The C1DataEngine is an in-memory data manager that enables extraction, transformation and loading (ETL) for large data sets. You can import data directly from SQL Server or any enumerable collection of strongly-typed objects such as OData. From there, C1DataEngine enables you to analyze large amounts of unstructured data, merge disparate data sources or simply load millions of records in a second or less using its smart caching technology.

C1DataEngine is not a UI component — it’s a cross-platform .NET Standard library entirely programmed within code (C#). In the 2019 v3 release, we introduced a helpful tool known as the Workbench app. In this post, I will show you how you can get started using C1DataEngine, visually through the Workbench app, and how you can use Workbench as a standalone data analysis tool.

Introducing the Workbench App

Workbench is a standalone, desktop app that supports the creation and visualization of C1DataEngine workspaces.

C1DataEngine

A workspace, in DataEngine terms, is a folder that stores all metadata, base tables, and query results. In code, this folder is represented by an instance of the Workspace class. But in the Workbench app, a workspace is a literal folder on your desktop that will contain these things. Each workspace folder is managed by a metadata.xml file that is generated by the Workbench app. This file handles the memory-mapped files for C1DataEngine’s column-oriented data storage model. But that’s more than you need to know.

What’s the purpose of the Workbench App?

For developers who are using the C1DataEngine library in their .NET Core applications, this tool provides the following benefits:

  • Import external data without coding. Supported data formats include SQL Server, CSV, and JSON.
  • Create and execute queries without coding using an intuitive visual designer.
  • Generate JSON strings that can be used to create queries programmatically using the C1DataEngine API library.
  • Examine base tables and query result sets created by any application that uses C1DataEngine.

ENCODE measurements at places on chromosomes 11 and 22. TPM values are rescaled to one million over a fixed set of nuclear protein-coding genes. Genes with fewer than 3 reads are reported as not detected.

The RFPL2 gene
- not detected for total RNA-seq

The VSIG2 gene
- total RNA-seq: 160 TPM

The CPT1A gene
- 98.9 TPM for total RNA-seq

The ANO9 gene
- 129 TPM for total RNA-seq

• Visualize query result sets using a variety of chart components.
  • Remove unwanted query result sets from existing C1DataEngine workspaces.

Workbench can also be used for code-free data analysis. Let’s see how this is useful next.

Using Workbench for Free Data Analysis

C1DataEngine Workbench is also useful as a standalone tool for data analysis. No programming knowledge is required. Essentially, Workbench is most useful as a visual query builder as it can generate query strings that can be used in a variety of other applications or within your code. For example, you can use Workbench to analyze JSON data files you may have lying around. Plus, Workbench is a free app, and it can be used on Windows, Linux, or Mac.

You can download the standalone Workbench Electron app here.

If you are reading this far in the future, you should download the ComponentOne Service Components to get the latest version of Workbench.

Getting Started using the Workbench App

For a quick tutorial on using the Workbench app, check out the following topics from the documentation:

Getting Started with C1DataEngine Workbench.

Or you can watch this video below. It walks you through how to do a few basic tasks such as creating a base table, executing a query, and visualizing the results.

 

Additional topics for filtering data and joining queries can also be found in the documentation. Next, I’ll walk through importing a JSON file and creating a filtered query for analysis.

Loading and Analyzing a Local JSON File

Let’s see how we can use the filtering capability to analyze a data set to answer some pressing questions. Consider that I have this raw data file that includes information about pet licenses in the Seattle, Washington area.

My JSON data set looks like this:

Using the Visual Query Builder Workbench App for DataEngine

To load this into Workbench, I will first create a new workspace folder. I can browse to the location of the JSON file on my computer and select that folder as the workspace.

Using the Visual Query Builder Workbench App for DataEngine

You can follow along using this same data file installed with C1DataEngine here: